NCC Comments on Dicamba Label Approval

The NCC, on May 26, '16, submitted comments on EPA’s notice, “Dicamba: New Use on Herbicide-Tolerant Cotton and Soybeans.”

Published: May 27, 2016
Updated: May 27, 2016

May 26, 2016

Ms. Susan Lewis, Director
Registration Division
Environmental Protection Agency
1200 Pennsylvania Ave, NW
Washington, DC 20460

Regarding Docket No. EPA-HQ-OPP-2016-0187 - Dicamba: New Use on Herbicide-Tolerant Cotton and Soybeans

Dear Ms. Lewis:

The National Cotton Council (NCC) appreciates the opportunity to comment on the Environmental Protection Agency’s (EPA) notice “Dicamba: New Use on Herbicide-Tolerant Cotton and Soybeans.”  The NCC fully supports the registration of Monsanto’s dicamba formulations for use on USDA deregulated dicamba-tolerant cotton.  The NCC has reviewed the supplemental labeling for use on Bollgard II® Xtendflex Cotton, and urges EPA to reconsider and/or clarify the following: 1) No other herbicide tank mix restriction; 2) the exclusion of Wilson County, TN, and Palm Beach County, FL; 3) the EPA approved adjuvants list; 4) the statement concerning the management of weeds in and around the field; 5) application equipment and techniques that should restrict aerial application for “Cotton” [now stated “Soybeans”] on page 6; 6) restrictions regarding only one legal application nozzle; 7) buffer from all field edges; and 8) sensitive crop registries requirements.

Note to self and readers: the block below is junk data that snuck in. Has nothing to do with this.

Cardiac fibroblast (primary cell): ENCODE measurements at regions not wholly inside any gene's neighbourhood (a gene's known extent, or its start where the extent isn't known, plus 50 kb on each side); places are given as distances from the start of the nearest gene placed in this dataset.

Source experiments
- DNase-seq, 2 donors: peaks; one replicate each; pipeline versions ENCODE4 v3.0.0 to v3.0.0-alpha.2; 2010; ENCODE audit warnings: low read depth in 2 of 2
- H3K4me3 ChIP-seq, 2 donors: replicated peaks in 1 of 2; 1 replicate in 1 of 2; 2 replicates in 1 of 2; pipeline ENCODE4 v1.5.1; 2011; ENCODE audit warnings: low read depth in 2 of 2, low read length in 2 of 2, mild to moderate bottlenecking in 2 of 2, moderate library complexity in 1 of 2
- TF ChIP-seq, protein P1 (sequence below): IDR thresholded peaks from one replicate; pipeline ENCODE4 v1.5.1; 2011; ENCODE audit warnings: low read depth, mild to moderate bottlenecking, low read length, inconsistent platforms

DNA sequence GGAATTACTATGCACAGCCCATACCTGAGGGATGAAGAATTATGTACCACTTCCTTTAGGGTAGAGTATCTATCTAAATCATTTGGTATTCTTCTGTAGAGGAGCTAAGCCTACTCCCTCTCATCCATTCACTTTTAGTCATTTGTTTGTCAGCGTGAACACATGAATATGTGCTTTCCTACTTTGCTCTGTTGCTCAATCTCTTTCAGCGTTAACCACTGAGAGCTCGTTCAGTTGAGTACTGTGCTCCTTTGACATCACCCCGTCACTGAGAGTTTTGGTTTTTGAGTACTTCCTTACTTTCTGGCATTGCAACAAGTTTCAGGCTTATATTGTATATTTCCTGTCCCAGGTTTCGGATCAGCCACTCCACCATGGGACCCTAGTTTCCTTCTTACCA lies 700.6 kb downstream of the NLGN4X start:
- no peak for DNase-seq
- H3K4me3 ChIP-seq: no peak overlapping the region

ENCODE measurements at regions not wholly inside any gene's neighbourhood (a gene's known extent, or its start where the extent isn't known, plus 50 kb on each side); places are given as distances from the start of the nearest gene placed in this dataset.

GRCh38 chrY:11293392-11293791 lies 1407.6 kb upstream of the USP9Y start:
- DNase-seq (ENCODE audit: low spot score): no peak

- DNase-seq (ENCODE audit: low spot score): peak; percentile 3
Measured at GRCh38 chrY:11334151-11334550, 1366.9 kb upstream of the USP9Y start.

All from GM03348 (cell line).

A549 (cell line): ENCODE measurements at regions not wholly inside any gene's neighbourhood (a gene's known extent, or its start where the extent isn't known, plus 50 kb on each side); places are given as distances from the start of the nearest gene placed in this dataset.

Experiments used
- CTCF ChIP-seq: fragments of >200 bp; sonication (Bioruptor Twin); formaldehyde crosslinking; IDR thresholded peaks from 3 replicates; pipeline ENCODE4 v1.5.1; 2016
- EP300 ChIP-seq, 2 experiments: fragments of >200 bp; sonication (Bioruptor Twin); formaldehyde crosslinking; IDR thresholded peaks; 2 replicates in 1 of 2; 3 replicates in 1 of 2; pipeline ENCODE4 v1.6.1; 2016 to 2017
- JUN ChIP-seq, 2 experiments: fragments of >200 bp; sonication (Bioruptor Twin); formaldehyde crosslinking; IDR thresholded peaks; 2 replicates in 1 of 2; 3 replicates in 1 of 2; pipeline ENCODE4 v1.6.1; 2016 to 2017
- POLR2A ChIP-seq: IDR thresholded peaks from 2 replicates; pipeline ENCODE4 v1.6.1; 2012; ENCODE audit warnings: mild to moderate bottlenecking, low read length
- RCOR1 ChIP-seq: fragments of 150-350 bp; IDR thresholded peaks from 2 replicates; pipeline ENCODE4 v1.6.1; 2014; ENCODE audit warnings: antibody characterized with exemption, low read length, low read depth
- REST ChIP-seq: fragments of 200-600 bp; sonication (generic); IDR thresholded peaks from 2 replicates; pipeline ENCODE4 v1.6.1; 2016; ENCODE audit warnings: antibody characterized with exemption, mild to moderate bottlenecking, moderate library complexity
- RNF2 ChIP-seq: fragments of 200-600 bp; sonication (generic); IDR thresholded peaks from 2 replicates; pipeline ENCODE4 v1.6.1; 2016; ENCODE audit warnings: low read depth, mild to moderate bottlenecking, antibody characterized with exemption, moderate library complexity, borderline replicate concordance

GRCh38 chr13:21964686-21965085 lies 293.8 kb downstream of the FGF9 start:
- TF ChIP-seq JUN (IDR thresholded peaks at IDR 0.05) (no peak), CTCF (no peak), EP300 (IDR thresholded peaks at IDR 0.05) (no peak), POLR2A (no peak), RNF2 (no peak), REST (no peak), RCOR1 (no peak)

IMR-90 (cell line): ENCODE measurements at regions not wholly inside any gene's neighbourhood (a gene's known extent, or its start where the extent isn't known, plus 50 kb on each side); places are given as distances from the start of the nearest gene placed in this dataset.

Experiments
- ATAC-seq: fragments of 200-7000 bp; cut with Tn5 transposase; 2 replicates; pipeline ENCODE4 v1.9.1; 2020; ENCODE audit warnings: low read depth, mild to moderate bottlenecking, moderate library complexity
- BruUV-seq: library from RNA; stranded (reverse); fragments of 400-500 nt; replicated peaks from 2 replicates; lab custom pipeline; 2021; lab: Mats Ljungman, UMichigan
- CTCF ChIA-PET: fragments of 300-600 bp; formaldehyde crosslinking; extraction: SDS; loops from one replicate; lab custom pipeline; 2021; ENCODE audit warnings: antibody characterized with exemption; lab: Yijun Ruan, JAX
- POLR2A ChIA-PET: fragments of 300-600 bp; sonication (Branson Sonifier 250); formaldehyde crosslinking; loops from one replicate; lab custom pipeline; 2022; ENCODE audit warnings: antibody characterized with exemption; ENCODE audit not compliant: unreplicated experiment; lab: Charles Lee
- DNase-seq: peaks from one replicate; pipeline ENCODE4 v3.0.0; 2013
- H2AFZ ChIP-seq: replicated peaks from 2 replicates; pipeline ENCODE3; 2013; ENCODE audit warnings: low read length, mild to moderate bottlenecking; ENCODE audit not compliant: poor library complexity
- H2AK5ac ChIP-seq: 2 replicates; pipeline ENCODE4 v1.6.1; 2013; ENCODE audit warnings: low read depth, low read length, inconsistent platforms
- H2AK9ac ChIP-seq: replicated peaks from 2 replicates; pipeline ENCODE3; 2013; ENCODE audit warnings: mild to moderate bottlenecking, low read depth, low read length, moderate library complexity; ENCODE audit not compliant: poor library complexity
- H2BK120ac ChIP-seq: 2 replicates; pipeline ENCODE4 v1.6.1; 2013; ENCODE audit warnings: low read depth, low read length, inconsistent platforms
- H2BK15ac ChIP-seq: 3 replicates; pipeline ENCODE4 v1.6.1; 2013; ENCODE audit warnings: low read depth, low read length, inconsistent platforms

The NCC is the central organization of the United States cotton industry.  Its members include producers, ginners, cottonseed processors and merchandizers, merchants, cooperatives, warehousers and textile manufacturers.  A majority of the industry is concentrated in 17 cotton-producing states stretching from Virginia to California. The NCC represents producers who cultivate between 10 and 14 million acres of cotton.  Annual cotton production, averaging approximately 16 to 20 million 480-lb bales, is valued at more than $5 billion at the farm gate.  The downstream manufacturers of cotton apparel and home furnishings are located in virtually every state. Farms and businesses directly involved in the production, distribution and processing of cotton employ more than 230,000 workers and produce direct business revenue of more than $27 billion.  Accounting for the ripple effect of cotton through the broader economy, direct and indirect employment surpasses 420,000 workers with economic activity well in excess of $120 billion. In addition to the cotton fiber, cottonseed products are used for livestock feed, and cottonseed oil is used as an ingredient in food products as well as being a premium cooking oil.

Effective weed management is one of many critical components of successful cotton production. Weeds reduce cotton yields by an average of 30% by competing with the crop for space, sunlight, nutrients, and moisture; they may release toxic compounds and also provide shelter and food for insect pests and plant pathogens. Weeds also interfere with harvesting of cotton and reduce lint quality by increasing trash content and staining lint fiber.